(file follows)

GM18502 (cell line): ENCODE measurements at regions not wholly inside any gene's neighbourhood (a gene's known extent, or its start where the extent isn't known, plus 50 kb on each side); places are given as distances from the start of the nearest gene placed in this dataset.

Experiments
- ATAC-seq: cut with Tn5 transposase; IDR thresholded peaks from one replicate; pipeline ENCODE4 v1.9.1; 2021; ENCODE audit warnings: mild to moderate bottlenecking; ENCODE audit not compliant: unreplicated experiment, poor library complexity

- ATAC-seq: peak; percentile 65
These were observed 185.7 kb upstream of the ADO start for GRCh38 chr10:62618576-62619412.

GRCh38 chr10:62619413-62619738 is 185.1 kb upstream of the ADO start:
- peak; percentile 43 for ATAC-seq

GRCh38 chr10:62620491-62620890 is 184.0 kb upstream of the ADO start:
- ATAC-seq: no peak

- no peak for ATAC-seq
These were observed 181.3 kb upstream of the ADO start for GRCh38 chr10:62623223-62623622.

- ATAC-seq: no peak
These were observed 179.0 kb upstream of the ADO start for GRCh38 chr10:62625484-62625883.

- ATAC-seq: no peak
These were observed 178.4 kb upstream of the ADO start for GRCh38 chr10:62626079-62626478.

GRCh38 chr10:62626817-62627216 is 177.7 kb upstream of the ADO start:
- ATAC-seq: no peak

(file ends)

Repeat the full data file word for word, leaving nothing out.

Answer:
GM18502 (cell line): ENCODE measurements at regions not wholly inside any gene's neighbourhood (a gene's known extent, or its start where the extent isn't known, plus 50 kb on each side); places are given as distances from the start of the nearest gene placed in this dataset.

Experiments
- ATAC-seq: cut with Tn5 transposase; IDR thresholded peaks from one replicate; pipeline ENCODE4 v1.9.1; 2021; ENCODE audit warnings: mild to moderate bottlenecking; ENCODE audit not compliant: unreplicated experiment, poor library complexity

- ATAC-seq: peak; percentile 65
These were observed 185.7 kb upstream of the ADO start for GRCh38 chr10:62618576-62619412.

GRCh38 chr10:62619413-62619738 is 185.1 kb upstream of the ADO start:
- peak; percentile 43 for ATAC-seq

GRCh38 chr10:62620491-62620890 is 184.0 kb upstream of the ADO start:
- ATAC-seq: no peak

- no peak for ATAC-seq
These were observed 181.3 kb upstream of the ADO start for GRCh38 chr10:62623223-62623622.

- ATAC-seq: no peak
These were observed 179.0 kb upstream of the ADO start for GRCh38 chr10:62625484-62625883.

- ATAC-seq: no peak
These were observed 178.4 kb upstream of the ADO start for GRCh38 chr10:62626079-62626478.

GRCh38 chr10:62626817-62627216 is 177.7 kb upstream of the ADO start:
- ATAC-seq: no peak